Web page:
Some have asked whether the administration surveyed students to see how they would feel if the Music Library disappeared. We did not, and the details offered above suggest why. We are moving forward to address significant curricular gaps that have been long in the making, and making full use of all our facilities to strengthen the overall profile of the arts at Middlebury without having to build costly new buildings and expand the College’s physical infrastructure.

Five Questions for Ronald D. Liebowitz

I am indebted to Mackenzie Beer ’12 for suggesting that I use this blog to profile members of  the college community.  Readers of Time will recognize the format—though five questions seemed more reasonable than ten—and I thank Mackenzie and the other editors at MiddBlog for sending me these questions, which we’ve put to Ron Liebowitz.

The hope is to run this feature on a weekly basis.  Wish me luck in staying organized enough to get this done on a regular basis.


1. If you could have a picnic on any roof of any building on campus, which would it be?

Assuming all the roofs were flat and could accommodate a picnic, I would have to go with Mead Chapel.  The view from there would be superb, and the inscription on the building, “The Strength of the Hills is His Also,” would resonate more deeply than from the ground level.

2. If you could change the Middlebury mascot into any mythological beast, which would it be?

A hard one, since as far as I can tell, all beasts were conquered/killed by one of the gods . . . but having said that, I guess the Middlebury Minotaur (man’s body, bull’s head) might be the best of the lot: the Middlebury Minotaurs has a nice ring to it (and the our uniforms would be something to see).

3. Due to competitive admissions at liberal arts colleges, there is a common sentiment that creative and athletic pursuits are merely gimmicks for a resume, and less substantial skills in the spectrum of learning.  How would you challenge that assumption?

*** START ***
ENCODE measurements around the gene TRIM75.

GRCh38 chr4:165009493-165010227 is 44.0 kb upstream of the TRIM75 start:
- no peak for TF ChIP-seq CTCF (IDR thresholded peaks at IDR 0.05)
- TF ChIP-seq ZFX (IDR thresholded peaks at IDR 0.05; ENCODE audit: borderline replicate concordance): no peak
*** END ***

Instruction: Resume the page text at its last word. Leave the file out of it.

I would invite anyone who believed such nonsense to come to any one of the many lunches that Jessica and I host at 3 South Street and just listen to our students.   Just last week, we had 26 captains of our varsity sports teams for lunch, and that lunch alone would dispel that “common sentiment.”  Likewise a lunch earlier this month was with the student board of the Old Stone Mill, and that lunch, too, would debunk any such sentiment about “creative and athletic pursuits” being “mere gimmicks.”  What creative and athletic engagement offer liberal arts students are things that benefit one for life.

4. What are you most excited for this month?

Thanksgiving, a holiday focused on family that I have always loved; and, the beginning of (ice) hockey season, my favorite spectator sport.

5. Who is your favorite US president?

Another hard one, and between two predictable ones: Lincoln and Kennedy.  I will go with JFK, perhaps, on balance, for sentimental reasons more than any other (for who could not identify with and admire what Lincoln did, and when he did it?).  But I select JFK because he was the first president I remember.  I remember him winning the election, remember the Cuban missile crisis and the confidence he inspired in the country, and remember his assassination and watching the emotional funeral procession, and remember his meaningful challenges to the American people, including the goal to improve science and put man on the moon by the end of the decade (the 1960s)—which he did.  He represented a huge generational transition from the post-War 1950s, and gave the country great hope and energy, even if his list of accomplishments was short because of his brief presidency.

Competition Guidelines

Seasoned blog readers will notice that this post is syndicated from Turf Battle, the official Atwater Landscape Design Competition blog, written by Tim Parsons. If you wish to comment on this, please click the title to visit the post at its original source. -Tim